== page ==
Blackwall, who was going to India, and as I passed through the Royal Exchange, on my way back I saw Hilton and his wife getting out of a cab—that was from 3 to 4 o'clock in the afternoon—I shook hands with him and asked him whether he had seen Down—he said "No, I hare not seen him"—they walked in the direction of Liverpool Street, and I accompanied them—he asked me to have something to drink—we went into a public-house in Bishopsgate Street, and Hilton ordered a glass of beer and some brandy and water—while we were there Hilton asked the barman for change for a 5l. note, which he took out of his inside pocket; the barman asked for the name and address to be written on the back of the note—it is not true that I took that 5l. note from my pocket and handed it to Hilton, and asked him to get it changed for me, nor that I wrote my name and address on it—it was Hilton who wrote on it—I cannot say whether this is the note—I do not remember ever having seen it, and I do not know the writing on it—it is not my writing; I did not see what it was that Hilton wrote on it in the public-house—it was given to the barman, and the change was handed to Hilton—when we got outside Hilton gave me 7s., and said that Down told him to give it to me—I said "I thought you had not seen him"—he said "That was sometime ago, but I forgot to give it to you"—I bade them "Good-bye "and left them—I was afterwards taken in custody by Sergeant Butcher; I believe it was on the 21st—I then made a statement to him and a voluntary statement afterwards—I was charged before the Magistrate, admitted to bail and ultimately gave evidence as a witness.

Cross-examined. I said before the Magistrate, that with regard to the cheque I received my instructions from Hilton—I had never changed a cheque for Hilton before—I did not hear Hilton say that he had negotiated a reversionary interest for Down—Down told me that Hilton married Down's sister—Down's conduct appeared to me to be quite open—I do not know Hilton's writing, I had never seen it—but I saw him write something on the back of the note—I do not know what Down's coat was wanted for, but Hilton said that I looked shabby.

Cross-examined by Hilton. I swear that I got to your house by 8.30 or 9 o'clock—I could almost swear that it was not 6 o'clock—I never told Mrs. Hilton that Charles had sent me with 10l. to you, and would give you 5l. more next day if you met him at the Exchange, at 4 o'clock—I was not in your house at 6 or 7 o'clock—I do not remember walking with you to try to catch the train at 6.20 or 7.20—I remember something about Down telling you something before, that he was going to lend you 15l.—I did not ask for change for the 5l. note at the public-house—I do not remember mentioning about the 5l. note at the police-court.

Re-examined. These three post-cards (produced) are mine—They are in my ordinary writing.

WILLIAM HENRY LOWNES . I am a clerk in the western branch of the Bank of England—George Samuel Hall keeps a drawing account there—on Tuesday, 9th May, a person who I do not know and could not recognise now brought me a cheque—I referred it to my principal and also compared it with the signature of Mr. Hall—I ultimately paid it with eight 5l. notes, 71450 to 71457 inclusive, and the remainder in gold—I cannot tell youths date of the notes.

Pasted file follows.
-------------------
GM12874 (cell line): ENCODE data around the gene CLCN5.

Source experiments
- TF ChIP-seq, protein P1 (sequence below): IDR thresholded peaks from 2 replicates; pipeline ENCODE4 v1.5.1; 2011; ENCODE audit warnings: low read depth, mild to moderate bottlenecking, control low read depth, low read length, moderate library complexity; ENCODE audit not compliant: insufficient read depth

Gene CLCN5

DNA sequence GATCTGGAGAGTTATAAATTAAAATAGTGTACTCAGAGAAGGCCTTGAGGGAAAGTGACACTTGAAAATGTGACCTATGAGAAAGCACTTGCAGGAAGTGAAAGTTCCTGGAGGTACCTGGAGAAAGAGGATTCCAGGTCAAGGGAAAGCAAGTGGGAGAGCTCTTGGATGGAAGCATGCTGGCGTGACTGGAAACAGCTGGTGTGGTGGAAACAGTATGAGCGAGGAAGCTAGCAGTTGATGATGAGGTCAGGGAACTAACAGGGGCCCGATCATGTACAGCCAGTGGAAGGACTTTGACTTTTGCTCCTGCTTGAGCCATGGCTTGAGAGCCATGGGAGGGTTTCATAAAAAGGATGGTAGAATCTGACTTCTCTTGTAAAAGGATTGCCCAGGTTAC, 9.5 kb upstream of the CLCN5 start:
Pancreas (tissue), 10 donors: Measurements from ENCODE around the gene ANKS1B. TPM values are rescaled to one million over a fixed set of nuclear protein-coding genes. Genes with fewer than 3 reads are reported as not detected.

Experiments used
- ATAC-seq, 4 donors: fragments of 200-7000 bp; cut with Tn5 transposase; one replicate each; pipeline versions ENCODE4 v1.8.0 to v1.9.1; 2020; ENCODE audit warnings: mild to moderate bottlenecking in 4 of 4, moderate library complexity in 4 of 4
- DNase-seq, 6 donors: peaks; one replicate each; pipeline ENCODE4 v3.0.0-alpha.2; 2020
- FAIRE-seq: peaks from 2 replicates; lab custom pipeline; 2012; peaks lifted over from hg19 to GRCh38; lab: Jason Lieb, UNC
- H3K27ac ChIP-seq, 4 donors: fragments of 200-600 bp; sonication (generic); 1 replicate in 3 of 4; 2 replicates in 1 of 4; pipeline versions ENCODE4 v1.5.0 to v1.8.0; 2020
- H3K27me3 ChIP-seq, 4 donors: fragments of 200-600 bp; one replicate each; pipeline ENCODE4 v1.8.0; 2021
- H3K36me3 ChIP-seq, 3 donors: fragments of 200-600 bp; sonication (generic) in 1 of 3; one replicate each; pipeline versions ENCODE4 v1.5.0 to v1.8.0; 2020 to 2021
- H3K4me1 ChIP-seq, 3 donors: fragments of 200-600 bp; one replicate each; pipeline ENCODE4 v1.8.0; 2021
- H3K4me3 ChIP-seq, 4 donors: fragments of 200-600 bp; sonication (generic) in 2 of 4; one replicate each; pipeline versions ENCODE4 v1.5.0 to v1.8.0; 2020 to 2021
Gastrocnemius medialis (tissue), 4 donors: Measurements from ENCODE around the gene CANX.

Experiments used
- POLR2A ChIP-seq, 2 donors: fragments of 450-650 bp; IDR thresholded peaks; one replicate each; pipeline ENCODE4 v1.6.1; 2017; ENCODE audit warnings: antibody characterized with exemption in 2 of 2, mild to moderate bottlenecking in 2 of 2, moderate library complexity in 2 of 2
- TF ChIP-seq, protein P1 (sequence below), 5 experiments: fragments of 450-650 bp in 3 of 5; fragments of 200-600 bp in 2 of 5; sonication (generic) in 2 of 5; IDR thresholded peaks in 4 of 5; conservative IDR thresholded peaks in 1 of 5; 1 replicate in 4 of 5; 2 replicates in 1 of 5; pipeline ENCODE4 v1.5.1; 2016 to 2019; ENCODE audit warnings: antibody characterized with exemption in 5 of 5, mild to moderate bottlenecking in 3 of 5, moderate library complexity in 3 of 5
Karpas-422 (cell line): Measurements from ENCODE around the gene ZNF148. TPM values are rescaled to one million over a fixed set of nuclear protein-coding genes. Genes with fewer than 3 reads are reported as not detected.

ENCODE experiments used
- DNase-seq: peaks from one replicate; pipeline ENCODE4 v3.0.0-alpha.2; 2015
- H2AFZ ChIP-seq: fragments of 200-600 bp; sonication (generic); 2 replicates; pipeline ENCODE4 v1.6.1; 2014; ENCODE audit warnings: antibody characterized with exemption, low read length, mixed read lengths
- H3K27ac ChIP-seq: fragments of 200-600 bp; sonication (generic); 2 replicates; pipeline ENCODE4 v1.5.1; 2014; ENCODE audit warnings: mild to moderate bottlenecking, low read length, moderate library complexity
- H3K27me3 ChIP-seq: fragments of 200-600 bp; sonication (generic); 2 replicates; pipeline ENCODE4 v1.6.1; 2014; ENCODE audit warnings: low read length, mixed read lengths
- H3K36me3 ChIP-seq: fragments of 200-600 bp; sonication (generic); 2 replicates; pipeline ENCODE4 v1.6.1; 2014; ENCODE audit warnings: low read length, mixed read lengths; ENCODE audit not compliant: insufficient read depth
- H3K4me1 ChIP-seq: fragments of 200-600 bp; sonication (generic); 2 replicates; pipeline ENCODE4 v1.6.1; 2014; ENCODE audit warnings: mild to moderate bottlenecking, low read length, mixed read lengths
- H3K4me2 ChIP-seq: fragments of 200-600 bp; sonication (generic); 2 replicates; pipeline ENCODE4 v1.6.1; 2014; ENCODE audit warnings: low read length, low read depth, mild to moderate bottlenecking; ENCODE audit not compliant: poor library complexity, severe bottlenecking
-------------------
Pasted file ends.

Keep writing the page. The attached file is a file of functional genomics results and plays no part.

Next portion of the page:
Cross-examined by Hilton. I cannot tell you at what time the cheque was cashed, I could if I had brought the book, within an hour or so; I think it

was in the afternoon—I do not remember seeing you till I saw you at the police-court.

GEORGE SAMUEL HALL . I am a partner in the firm of Vickers & Co of Victoria Street, Westminster—I keep a drawing account at the western branch of the Bank of England—this cheque is not in my writing or written by my authority—I know Hilton—I first became acquainted with him at Christmas last year—he spoke to me about making an advance to him on his wife's reversion under the will of Colonel Hutchinson and proposed to give me a policy on his wife's life, but I found that bis wife, or the lady who passed as his wife, was under age, and it was not completed—I lent his mother-in-law on the 11th January by cheque, on one of the ordinary forms, 50l., and on the 2nd February I advanced him 25l. by cheque on the usual form—Hilton introduced Down to me in February and Down asked me to purchase his reversion, which I did. and made him various advances, all of them by cheque, except the deposit under the contract—he had 50l. on 24th February, 25l. on 1st March, 20l. on 7th March, and 10l. on 6th April—the purchase was 100l., but I subsequently lent him 15l. because he said he bad taken a tobacconist's business and wanted a little help—every one of these advances was made by cheque with my usual signature—I have banked with the bank nearly four years and have never but once sent a plain cheque and that was not in a transaction with Down or Hilton—all the cheques to them were on the ordinary forms—Down sent me two I O U's which were irregular, not being stamped; they included a promise to pay, and therefore I sent them back to be stamped; one was for 10l. and one for 5l.—I afterwards got from Downs these two I O U's (produced) for 10l. and 5l., dated 12th April—that was the last transaction I had with him, and the last transaction with Hilton was 25l. on the 2nd February—my impression is that the body of this cheque is in Down's writing—on comparing, his I O U's with it there is a very great similarity.